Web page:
Same thing with The Flash, which is also hinted at again in that article.  It's no secret they've been developing a film about the character for a while, and they need to have something ready to shoot for a 2014 release at the very latest if they plan on keeping up their new "one-DC character per year" game plan.  "Green Lantern 2" or "The Flash" or even both in one summer could be a big deal for Warner, but they have to get the films right.  And so far, they haven't really cracked the code for this Universe on film.  That's got to be scary.  I just hate the thought of them reacting from this position of "Oh, man, we've got to course correct" and going further in the wrong direction.

"Edgy" and "dark" are words that almost completely destroyed mainstream comics, in my opinion.  I was there, ground zero, when Miller published "The Dark Knight Returns" and I remember how revolutionary it felt compared to much of what happened in comics in general, but after that and "Miracleman" and "Watchmen," it suddenly became a requirement that all comics about every character suddenly needed to be "edgy" and "dark," and in superhero films, that's the default setting ever since Tim Burton's 1989 "Batman."  Frankly, it's time to try more flavors than chocolate.

There have been so many scripts created to try and figure out what approach to take with Superman and Batman and the Justice League and Wonder Woman and other members of the DC Universe, and it seems like they've been way more wrong than right, and the few times the right version of something ended up on the page, that was still no guarantee it got made.  I don't think you'll ever get a script that's closer to the George Perez version of Wonder Woman than the script by Laeta Kalogridis, and if that wasn't what the studio wants to make, then I don't think I understand their vision for the character at all.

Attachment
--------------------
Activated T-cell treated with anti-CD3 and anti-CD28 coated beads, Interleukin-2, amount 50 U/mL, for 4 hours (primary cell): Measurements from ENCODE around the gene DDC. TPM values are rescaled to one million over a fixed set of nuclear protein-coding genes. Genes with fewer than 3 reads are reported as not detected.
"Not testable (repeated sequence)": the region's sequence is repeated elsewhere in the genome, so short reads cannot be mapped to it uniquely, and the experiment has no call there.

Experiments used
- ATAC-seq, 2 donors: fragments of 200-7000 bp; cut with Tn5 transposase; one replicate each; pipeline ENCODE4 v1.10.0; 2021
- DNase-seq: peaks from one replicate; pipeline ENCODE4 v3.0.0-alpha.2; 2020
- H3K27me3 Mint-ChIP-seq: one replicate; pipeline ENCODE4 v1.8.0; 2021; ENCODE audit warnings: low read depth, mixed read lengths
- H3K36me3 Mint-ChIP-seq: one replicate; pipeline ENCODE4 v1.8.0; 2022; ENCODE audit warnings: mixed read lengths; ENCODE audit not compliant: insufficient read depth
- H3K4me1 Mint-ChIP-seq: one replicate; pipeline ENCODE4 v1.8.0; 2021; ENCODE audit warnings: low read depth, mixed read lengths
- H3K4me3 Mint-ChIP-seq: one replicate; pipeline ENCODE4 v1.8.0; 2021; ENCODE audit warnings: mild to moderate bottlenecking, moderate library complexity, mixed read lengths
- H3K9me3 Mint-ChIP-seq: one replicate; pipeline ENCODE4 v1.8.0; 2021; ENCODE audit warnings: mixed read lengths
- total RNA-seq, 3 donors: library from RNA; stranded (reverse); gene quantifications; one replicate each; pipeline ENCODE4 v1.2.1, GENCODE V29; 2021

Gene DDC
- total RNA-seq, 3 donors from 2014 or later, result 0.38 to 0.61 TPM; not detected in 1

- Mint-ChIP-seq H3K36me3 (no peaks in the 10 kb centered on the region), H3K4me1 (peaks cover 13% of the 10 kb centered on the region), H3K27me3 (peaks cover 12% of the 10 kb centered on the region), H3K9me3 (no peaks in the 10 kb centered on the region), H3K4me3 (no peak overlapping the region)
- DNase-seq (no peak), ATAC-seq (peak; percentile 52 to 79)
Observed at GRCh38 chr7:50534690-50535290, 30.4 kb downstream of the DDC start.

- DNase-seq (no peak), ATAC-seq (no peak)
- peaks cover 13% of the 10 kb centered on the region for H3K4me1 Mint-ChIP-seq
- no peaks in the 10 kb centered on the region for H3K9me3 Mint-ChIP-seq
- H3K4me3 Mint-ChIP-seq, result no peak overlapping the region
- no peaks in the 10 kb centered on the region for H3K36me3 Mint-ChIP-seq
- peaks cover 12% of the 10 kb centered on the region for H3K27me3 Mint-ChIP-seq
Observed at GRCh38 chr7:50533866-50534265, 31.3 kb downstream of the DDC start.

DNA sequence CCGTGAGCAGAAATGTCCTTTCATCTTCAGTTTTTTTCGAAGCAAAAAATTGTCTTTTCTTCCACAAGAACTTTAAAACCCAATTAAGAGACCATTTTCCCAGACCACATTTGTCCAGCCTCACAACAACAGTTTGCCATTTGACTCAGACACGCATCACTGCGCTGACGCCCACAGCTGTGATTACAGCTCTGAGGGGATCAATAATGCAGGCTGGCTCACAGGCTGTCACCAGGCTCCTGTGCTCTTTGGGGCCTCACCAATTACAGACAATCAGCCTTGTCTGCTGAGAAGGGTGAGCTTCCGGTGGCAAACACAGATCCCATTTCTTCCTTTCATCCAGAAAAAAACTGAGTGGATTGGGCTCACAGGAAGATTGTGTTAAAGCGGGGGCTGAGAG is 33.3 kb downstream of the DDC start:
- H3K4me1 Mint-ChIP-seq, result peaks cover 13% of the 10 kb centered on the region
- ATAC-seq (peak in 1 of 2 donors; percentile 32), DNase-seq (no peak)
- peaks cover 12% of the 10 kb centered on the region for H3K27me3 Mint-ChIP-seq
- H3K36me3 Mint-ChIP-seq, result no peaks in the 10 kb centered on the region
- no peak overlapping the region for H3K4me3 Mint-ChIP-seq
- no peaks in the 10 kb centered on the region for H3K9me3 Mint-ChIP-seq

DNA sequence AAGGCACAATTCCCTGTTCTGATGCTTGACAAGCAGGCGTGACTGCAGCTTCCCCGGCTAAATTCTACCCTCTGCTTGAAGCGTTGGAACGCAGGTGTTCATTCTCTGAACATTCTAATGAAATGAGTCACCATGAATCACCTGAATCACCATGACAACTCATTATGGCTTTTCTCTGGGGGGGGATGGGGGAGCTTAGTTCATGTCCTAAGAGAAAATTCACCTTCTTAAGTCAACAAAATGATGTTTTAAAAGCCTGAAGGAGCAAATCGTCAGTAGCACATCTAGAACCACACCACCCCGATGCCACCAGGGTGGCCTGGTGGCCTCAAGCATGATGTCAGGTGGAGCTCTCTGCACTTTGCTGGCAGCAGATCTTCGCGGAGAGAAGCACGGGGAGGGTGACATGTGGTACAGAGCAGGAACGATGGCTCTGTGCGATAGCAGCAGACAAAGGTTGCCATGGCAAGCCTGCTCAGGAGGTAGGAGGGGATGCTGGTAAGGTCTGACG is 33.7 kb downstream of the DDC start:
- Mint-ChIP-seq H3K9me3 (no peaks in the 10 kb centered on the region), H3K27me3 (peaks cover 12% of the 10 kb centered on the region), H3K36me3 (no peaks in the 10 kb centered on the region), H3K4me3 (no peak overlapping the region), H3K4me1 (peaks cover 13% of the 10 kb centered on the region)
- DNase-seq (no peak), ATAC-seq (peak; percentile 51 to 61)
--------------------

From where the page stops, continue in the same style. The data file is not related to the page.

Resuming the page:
I think it's fine if Campbell moves on.  He wasn't the right match for this material anyway.  Our own Greg Ellwood, a huge fan of the character and the comics, had this to say about the possible future of the series in an article he published recently, and I think he's right about Strong as Sinestro, even if they did totally screw up with that post-credits sting showing him turning into a Yellow Lantern. That's the most unmotivated, ridiculous, fan-service moment in any superhero movie so far, and it throws away an entire story arc in a matter of seconds.  The idea of Hal Jordan fighting alongside this guy he admires so much and watching his hero's growing disillusionment swell into sedition… that's a great story you could play out in a second movie, with another bad guy to keep things chugging along.  Instead, you make it this shot to the ribs and expect that's enough.

Take your time.  If you're in it for the long haul, don't try to do it all in one or two films.  Enjoy what you're doing.  Build it.  Let us explore it a little bit and have fun in it and believe in it.

If you just chase marketing buzz words and lob them at fanboys in an attempt to placate, you're not going to make any better a film the next time around, and i have to assume that you understand that one of the pleasures of the Harry Potter series was seeing the way they got more confident and better over time.  I don't hold one bad film against a studio, but when there's a repeat pattern of screwing up certain types of opportunities, it starts to feel like it's a failure of the process and not just a failure of the material.

We'll see.